Beit Tefilah Messianic Congregation!
Beit Tefilah is a Messianic Jewish Synagogue comprised of
Jewish and non-Jewish believers in the promised
Messiah of Israel -- Yeshua.
We live out a biblical, Torah-based Jewish heritage and lifestyle
with foundations in the Tanakh and Brit Chadashah.
Erev Rosh Hashana
Wednesday, September 24th, 2014
Morning Rosh Hashana Service
Thursday, September 25th, 2014
Erev Yom Kippur
Friday, October 3rd, 2014
Yom Kippur Morning Service
Saturday, October 4th, 2014
Yom Kippur Evening Service
Saturday, October 4th, 2014
Wednesday, October 8th, 2014
(outdoors near rear parking lot)
Please Bring a Covered Dish
We are featuring the following article because we feel that it affords some insight into the present day Messianic movement.
Congregation Beth Messiah provides a different approach to Judaism by Julie Torem
The words Messiah and Synagogue are not generally terms found in the same sentence in “mainstream” Judaism. However, in the case of Congregation Beth Messiah, the words are not only in the vernacular, they encompass the basis of the Messianic movement.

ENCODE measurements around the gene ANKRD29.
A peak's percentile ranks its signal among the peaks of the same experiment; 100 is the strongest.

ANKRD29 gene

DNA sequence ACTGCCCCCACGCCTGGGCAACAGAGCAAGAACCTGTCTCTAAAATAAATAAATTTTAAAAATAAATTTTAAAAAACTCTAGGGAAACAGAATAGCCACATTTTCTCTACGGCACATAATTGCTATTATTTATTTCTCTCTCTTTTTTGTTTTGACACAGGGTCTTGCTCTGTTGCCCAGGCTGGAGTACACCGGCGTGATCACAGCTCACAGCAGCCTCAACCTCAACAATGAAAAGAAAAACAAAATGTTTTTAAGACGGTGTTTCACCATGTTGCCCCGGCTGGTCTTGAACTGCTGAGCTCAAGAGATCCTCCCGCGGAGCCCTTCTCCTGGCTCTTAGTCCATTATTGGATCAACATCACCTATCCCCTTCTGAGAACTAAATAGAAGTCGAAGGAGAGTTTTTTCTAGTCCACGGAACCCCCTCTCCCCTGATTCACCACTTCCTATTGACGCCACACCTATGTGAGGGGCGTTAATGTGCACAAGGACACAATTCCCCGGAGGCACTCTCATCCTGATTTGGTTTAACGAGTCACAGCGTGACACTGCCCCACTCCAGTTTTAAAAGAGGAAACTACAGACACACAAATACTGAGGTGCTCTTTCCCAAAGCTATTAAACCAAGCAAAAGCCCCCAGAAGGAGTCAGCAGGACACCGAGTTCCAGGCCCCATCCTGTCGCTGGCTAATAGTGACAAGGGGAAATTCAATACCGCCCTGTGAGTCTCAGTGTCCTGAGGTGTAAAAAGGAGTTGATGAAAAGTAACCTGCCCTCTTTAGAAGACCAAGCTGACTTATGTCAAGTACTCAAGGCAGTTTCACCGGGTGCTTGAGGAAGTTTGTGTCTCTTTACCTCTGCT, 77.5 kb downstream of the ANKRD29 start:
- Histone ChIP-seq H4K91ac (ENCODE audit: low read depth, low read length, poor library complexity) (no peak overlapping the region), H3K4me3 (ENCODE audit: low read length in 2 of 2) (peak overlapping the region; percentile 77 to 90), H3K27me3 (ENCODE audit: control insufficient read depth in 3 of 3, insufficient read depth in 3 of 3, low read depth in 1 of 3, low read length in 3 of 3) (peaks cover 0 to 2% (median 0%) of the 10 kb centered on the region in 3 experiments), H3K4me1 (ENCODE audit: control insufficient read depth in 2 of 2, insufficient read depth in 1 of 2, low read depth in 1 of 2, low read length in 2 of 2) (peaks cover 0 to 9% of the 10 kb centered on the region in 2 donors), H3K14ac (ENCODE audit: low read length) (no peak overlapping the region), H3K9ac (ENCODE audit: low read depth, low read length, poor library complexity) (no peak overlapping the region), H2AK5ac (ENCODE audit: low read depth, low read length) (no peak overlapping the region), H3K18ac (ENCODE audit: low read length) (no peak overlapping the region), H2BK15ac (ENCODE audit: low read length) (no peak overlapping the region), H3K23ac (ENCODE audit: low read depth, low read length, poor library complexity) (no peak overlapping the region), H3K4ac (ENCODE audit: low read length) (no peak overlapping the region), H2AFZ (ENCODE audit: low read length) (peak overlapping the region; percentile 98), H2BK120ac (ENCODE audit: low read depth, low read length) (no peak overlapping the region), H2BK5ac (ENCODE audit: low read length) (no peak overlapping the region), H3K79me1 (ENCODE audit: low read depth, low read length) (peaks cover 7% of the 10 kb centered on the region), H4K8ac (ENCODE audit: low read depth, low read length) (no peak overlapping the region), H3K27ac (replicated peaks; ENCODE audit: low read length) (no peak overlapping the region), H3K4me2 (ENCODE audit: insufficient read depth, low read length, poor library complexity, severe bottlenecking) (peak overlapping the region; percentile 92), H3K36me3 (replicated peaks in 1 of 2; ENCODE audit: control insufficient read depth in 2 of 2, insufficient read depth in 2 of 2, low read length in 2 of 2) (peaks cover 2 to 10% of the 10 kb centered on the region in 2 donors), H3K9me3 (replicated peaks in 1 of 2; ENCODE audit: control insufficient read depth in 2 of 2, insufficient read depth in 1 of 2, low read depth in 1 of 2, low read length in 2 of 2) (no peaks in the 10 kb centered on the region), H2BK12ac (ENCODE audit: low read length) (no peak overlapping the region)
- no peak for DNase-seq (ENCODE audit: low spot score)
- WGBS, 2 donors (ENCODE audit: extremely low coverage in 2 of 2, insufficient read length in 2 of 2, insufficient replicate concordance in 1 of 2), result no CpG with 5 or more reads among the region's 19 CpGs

Earlier this month, I had the opportunity to meet with Michael Wolf – Rabbi at Beth Messiah – and his wife, Rachel. Knowing nearly nothing about the Messianic movement, I was given a tremendous amount of information. The following is the beginning of a four-part series in which Messianic Judaism will be explored. The purpose of these articles is not to preach; it is simply an effort to get some answers to questions that many in the Jewish community have expressed. This first article in the series will focus on how, according to the Wolf’s, their belief systems developed from Reform and Conservative Judaism to Messianic Judaism.
Michael and Rachel Wolf were both raised in Philadelphia in traditional Jewish homes. Their parents and grandparents emigrated from Eastern Europe although tragically, many of Michael’s relatives perished in the Holocaust. Both attended Jewish Day school, became B’nai Mitzvot, attended Jewish summer camp, and like many of us, questioned aspects of their faith every now and again.
Michael Wolf was ordained at the Messianic Jewish Alliance of America (MJAA) which, according to Wolf, provides training in leadership, chaplaincy, and teaching in a non-traditional seminary.
THE MJAA’s overview of Messianic Judaism states:
“Messianic Judaism is a biblically based movement of people who, as committed Jews, believe in Yeshua (Jesus) as the Jewish Messiah of Israel of whom the Jewish Law and Prophets spoke.”